Today Is the International Day Against Nuclear Tests 2012


August 29th is the International Day Against Nuclear Tests 2012. We are not making enough progress. There are still 8 countries that will not ratify: China, DPRK, Egypt, India, Iran, Israel, Pakistan and the United States. It’s time to ban the bomb and the mayhem and tragedy that comes with it.”. – Dr Helen Caldicott

Today (August 29th) is the International Day Against Nuclear Tests 2012.

The 64th session of the United Nations General Assembly held on December 2, 2009, declared 29 August as the International Day against Nuclear Tests. The resolution was initiated by the Republic of Kazakhstan, together with a large number of sponsors and cosponsors with a view to commemorate the closure of the Semipalatinsk Nuclear Test site on 29 August 1991 where the Soviet Union conducted 456 nuclear tests from 1949 until 1989 with little regard for their effect on the local people or environment.

This resolution unanimously adopted by 64/35 votes called for an increased awareness and education about the effects of nuclear weapon test explosions. Its goal was to achieve a nuclear-weapon-free world. It advocated the necessity of banning nuclear weapon tests as a valuable step towards achieving a safer world.

The International Day against Nuclear Tests has promoted a worldwide environment with increased prospects for a world devoid of nuclear firepower. While there are clear indications of progress on numerous fronts, challenges are still there. The United Nations hopes to eliminate all nuclear weapons, eventually. Until then, as we work towards achieving global peace and security, we must observe the International Day against Nuclear Tests.

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Women’s Sex Strike. Ever Seen Such a Thing in Your Life?


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Myself

By T. V. Antony Raj

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Togolese women will abstain from sex for a week from Monday.

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Gnassingbe Eyadema, President of Togo from 1967 until his death in 2005. (Source: autrefraternite.com)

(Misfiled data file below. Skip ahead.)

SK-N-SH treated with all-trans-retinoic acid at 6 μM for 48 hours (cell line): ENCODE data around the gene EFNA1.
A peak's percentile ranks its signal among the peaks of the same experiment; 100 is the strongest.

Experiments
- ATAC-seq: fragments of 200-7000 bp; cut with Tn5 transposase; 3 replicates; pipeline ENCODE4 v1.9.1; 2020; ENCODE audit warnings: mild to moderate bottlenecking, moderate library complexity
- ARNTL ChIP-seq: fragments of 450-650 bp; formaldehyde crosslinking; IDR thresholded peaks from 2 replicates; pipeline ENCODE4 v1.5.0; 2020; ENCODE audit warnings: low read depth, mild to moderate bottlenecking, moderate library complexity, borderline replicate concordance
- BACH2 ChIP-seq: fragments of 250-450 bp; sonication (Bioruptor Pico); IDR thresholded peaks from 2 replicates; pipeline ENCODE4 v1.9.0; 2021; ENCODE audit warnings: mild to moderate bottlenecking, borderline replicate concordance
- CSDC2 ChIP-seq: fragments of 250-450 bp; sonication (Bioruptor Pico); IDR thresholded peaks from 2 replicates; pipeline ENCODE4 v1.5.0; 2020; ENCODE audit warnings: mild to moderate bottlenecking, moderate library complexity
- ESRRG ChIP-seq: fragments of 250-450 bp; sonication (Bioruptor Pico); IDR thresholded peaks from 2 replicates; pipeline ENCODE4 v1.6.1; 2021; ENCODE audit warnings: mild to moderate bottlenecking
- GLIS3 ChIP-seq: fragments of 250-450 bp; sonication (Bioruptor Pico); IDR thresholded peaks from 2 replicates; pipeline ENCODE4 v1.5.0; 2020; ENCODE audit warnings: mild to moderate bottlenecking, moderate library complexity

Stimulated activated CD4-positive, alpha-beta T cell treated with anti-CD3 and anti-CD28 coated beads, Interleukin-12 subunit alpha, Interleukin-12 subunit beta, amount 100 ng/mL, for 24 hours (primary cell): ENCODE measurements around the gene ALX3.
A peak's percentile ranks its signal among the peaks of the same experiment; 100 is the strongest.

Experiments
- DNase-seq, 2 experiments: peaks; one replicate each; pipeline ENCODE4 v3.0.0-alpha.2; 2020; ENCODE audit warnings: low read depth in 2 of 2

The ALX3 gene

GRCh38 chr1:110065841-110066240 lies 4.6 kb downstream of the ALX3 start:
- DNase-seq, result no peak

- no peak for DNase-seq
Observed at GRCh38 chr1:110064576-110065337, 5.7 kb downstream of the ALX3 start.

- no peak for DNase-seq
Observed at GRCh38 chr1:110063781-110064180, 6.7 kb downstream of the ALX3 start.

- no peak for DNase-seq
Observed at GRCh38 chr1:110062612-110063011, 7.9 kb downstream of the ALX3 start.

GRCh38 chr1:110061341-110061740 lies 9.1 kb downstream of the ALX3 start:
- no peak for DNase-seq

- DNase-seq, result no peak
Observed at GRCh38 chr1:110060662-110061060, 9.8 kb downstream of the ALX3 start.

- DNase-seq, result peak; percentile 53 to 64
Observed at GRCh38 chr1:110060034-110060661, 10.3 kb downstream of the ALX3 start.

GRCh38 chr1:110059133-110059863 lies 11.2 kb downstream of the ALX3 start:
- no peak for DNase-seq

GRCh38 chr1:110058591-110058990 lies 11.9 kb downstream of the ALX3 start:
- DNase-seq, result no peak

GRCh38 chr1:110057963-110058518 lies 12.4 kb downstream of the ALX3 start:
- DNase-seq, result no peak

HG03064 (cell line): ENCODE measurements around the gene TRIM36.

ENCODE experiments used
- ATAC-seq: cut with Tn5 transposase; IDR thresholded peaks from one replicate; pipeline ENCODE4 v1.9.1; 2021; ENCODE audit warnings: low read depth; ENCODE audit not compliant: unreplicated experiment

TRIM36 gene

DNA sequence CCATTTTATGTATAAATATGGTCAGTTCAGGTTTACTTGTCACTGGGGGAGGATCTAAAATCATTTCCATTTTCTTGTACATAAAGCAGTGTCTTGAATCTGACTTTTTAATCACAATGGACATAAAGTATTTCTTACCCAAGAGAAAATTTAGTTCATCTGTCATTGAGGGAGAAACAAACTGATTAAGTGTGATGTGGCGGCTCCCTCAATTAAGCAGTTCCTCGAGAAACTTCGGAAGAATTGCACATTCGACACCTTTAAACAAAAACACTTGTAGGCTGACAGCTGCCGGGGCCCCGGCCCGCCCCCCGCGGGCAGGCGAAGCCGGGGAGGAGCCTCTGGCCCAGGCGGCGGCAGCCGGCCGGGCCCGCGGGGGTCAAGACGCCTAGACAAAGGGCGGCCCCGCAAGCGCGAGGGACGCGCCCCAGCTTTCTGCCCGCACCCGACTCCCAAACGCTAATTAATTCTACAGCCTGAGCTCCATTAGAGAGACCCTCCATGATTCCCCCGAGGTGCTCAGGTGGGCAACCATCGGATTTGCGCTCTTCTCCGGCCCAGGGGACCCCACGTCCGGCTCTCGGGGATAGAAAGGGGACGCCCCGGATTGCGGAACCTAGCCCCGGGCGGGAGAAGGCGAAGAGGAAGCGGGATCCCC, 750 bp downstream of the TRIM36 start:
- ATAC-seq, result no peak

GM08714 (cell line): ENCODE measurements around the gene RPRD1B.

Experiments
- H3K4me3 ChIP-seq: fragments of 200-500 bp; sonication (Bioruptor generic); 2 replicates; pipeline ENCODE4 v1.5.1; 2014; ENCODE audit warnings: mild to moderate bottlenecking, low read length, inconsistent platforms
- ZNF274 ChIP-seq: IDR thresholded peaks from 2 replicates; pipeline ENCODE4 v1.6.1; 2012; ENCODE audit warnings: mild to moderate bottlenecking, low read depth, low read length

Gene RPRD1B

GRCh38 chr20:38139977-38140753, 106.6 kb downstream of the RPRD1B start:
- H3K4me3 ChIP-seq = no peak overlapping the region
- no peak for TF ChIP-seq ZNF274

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Togo is a small African country with 6 million people ruled by the same family for more than four decades. Gnassingbe Eyadema ruled Togo for 38 years. Following his death in 2005, his son Faure Gnassingbe became the President. He was re-elected in 2010.

On Saturday, Lomé, the capital of Togo, saw a rally, that protested against the recent electoral reforms. The demonstrators believe it makes a lot easier for President Gnassingbe’s party to win re-election in the parliamentary polls set for October. The opposition coalition of nine civil-society groups and seven opposition parties and movements under the umbrella “Let’s Save Togo” organized this demonstration.

The women’s wing of the coalition urged the Togolese women to abstain from sex for a week from Monday. Isabelle Ameganvi, leader of the women’s wing of the coalition, declared that sex can certainly become a “weapon of the battle” to bring about political change.

By staging the sex strike, this opposition group expects to put pressure on Togo’s men to take action against President Faure Gnassingbe, and end the system allowing him unlimited presidential terms.

Many women seemed pleased with the call for a sex strike. However, some men, including heads of opposition parties and human rights groups in the anti-Gnassingbe coalition, did not believe it would be a success. Mixed reactions prevail among the Togolese women folk. Some women in Lomé welcomed the sex strike as a political tool.

Some women were skeptical about Isabelle Ameganvi’s call.

“It is easy for her to say because she is not married herself. She does not live with a man at home,” said Ekoue Blame, a Togolese journalist. “Does she think women who live with their husbands will be able to observe that? By the way, who controls what couples do behind closed doors?”

“It’s a good thing for us women to observe this sex strike as long as our children are in jail now. I believe that by observing this, we will get them released,” Abla Tamekloe told the Associated Press. “For me, it’s like fasting, and unless you fast, you will not get what you want from God.”

When asked if her husband would agree, Tamekloe said: “It is easy for me to observe it. I am used to it, but I am not sure my husband will accept, but I have to explain to him.”

Another Togolese woman said she supported the sex strike, but not sure whether she could bear it for a whole week.

“I do agree that we, women, have to observe this sex strike, but I know my husband will not let me complete it. He may agree at first, but as far as I know him, he will change overnight,” Judith Agbetoglo said. “So I don’t believe I can do the one-week sex strike. Otherwise, I will have serious issues with him. He likes that too much.”

“One-week sex strike is too much,” said Fabre of the National Alliance for Change, who suggested a shorter period, amid laughter from the crowd at the demonstration. “Let’s go for only two days.”.

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